Addressing the plastic problem
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The problem with plastic materials is that many of them last forever. While some types are considered biodegradable, many require industrial-level processes to be recycled or broken down to harmless materials. Plastics are very useful for many industries. For example, up to a fourth of all packaging used globally are made of plastic. Plastic packaging helps food stay fresher, longer. Plastic containers also weigh less, contributing to fuel and transportation savings. Despite their usefulness, plastics are a serious problem. In a 2018 National Geographic article, the estimated amount of plastics used since the 1950s is estimated to be around 9.2 billion tons. Seventy-five percent of that — or some 6.9 billion tons — are already plastic waste material. Even worse, sixty-eight percent, or 6.3 billion tons, escaped into the environment, never making it to a waste basket or bin — let alone a proper waste disposal facility.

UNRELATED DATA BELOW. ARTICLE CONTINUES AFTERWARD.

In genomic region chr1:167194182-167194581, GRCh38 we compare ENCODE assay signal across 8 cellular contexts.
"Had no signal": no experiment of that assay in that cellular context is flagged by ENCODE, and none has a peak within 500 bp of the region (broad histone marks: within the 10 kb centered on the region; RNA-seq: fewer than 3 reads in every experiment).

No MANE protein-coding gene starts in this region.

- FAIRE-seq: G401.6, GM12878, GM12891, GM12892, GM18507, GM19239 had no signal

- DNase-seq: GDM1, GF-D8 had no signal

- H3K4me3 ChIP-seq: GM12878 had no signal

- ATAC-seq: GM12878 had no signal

Angara, S. (2019, September 13). Addressing the plastic problem. Panay News, pp. 10, 14.
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Plastics; Waste disposal; Oceans; Fish; Animal welfare; Food chains; Litter; Marine debris; Environmental protection; Environmental restoration; Environmental legislation; Environmental degradation; National Geographic; Ocean Conservancy; McKinsey Center for Business and Environment; National Solid Waste Management Commission (NSWMC); Department of Interior and Local Government (DILG); Department of Trade and Industry (DTI); Department of Science and Technology (DOST); Department of Agriculture (DA); Department of Health (DoH); Department of Public Works and Highways (DPWH); Board of Investment (BOI); Jambeck, Jenna; Sagan, Carl
- Panay News 
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